District 3 candidates speak out at forum
Anti-Natural Heritage 2020 candidate Drew Bedwell stumbled when trying to explain how the United Nations was tied to Nevada County’s controversial planning process.
Candidate Mark Johnson slipped trying to justify his curious flip-flop opposition to NH 2020.
And for the most part, incumbent Bruce Conklin didn’t trip at a League of Women Voters District 3 supervisorial election forum held at Center for the Arts in Grass Valley Thursday night.
“The devil’s in the details,” said Bedwell, when asked by the media panel about his previous claims that open-space planning program NH 2020 was a national takings-and-property-right-restrictions conspiracy administered by the federal government and beyond, i.e., the United Nations.
“Administered by the United Nations? … not directly, no,” said Bedwell, who then claimed NH 2020 was being “indirectly” governed through federal agencies such as the “Fish and Game.”
NH 2020 is all about government control and intrusion, said Bedwell, who added property owners can forget about their land if an endangered species or its supporting habitat is found.
When asked when he decided to come out against NH 2020 in light of his appointment to the county Planning Commission by Conklin in December 2000, Johnson said “when the car started sliding down the hill sideways on the ice, if you will.”
Johnson said he reversed his support of NH 2020 because he disagreed with the process the Board of Supervisors followed to promote it.
“I was hopeful it might work, but it hasn’t,” he said.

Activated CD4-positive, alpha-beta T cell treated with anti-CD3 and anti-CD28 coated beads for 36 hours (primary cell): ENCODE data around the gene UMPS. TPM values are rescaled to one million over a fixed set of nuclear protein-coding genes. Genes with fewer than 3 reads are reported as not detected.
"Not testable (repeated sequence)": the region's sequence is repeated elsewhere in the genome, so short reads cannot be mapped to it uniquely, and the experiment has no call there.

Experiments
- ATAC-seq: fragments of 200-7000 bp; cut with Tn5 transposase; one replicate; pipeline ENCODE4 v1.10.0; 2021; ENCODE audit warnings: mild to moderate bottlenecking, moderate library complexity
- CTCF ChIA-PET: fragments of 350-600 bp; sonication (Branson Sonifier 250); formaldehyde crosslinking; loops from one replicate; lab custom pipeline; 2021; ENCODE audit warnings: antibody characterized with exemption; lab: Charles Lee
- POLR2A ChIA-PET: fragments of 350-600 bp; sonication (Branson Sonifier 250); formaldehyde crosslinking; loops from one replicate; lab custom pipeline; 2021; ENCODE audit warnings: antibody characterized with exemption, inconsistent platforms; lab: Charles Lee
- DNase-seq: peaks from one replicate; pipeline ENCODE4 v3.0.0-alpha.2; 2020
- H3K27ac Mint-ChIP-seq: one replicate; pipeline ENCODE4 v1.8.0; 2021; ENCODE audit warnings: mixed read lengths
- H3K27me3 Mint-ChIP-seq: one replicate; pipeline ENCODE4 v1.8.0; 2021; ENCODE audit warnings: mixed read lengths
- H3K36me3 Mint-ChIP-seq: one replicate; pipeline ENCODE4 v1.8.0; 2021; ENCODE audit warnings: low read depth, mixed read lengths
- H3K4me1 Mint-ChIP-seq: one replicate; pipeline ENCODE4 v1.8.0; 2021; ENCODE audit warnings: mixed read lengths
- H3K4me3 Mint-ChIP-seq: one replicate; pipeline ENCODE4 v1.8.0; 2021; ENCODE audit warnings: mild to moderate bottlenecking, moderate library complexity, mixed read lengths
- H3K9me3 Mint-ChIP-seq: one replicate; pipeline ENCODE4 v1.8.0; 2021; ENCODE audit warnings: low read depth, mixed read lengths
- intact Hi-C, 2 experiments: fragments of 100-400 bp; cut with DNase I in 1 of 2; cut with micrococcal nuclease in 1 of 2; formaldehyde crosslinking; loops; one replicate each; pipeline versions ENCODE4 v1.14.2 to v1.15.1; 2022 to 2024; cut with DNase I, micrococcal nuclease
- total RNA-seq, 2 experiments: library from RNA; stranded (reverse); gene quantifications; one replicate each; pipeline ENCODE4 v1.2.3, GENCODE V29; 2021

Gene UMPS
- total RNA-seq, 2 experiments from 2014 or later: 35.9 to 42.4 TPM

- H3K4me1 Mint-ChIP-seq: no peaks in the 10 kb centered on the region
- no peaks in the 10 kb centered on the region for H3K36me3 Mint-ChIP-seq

When asked if he voiced his NH 2020 opposition to Conklin as his appointed planning commissioner, Johnson said, “No, I was never asked.”
Conklin responded to some tough questions from the media regarding split votes on the Board of Supervisors, the Brown Act and retreats for county department heads.
When asked about the board’s perceived tendency to vote four to one, Conklin countered the vote has been a unanimous five to zero more often than a four-to-one split.
“All of us have been the ‘one,’ so we need to break that stereotype,” said Conklin, who touted the board’s ability to hammer out issues despite some differences of opinion.
When the media persisted and implied that too many five-to-zero votes might point to predetermined decisions made behind closed doors, Conklin quickly denied it.
“The process has always been open since I’ve been on the board,” he said.
Conklin said he did not support the county’s recent department heads’ retreat in Placer County.
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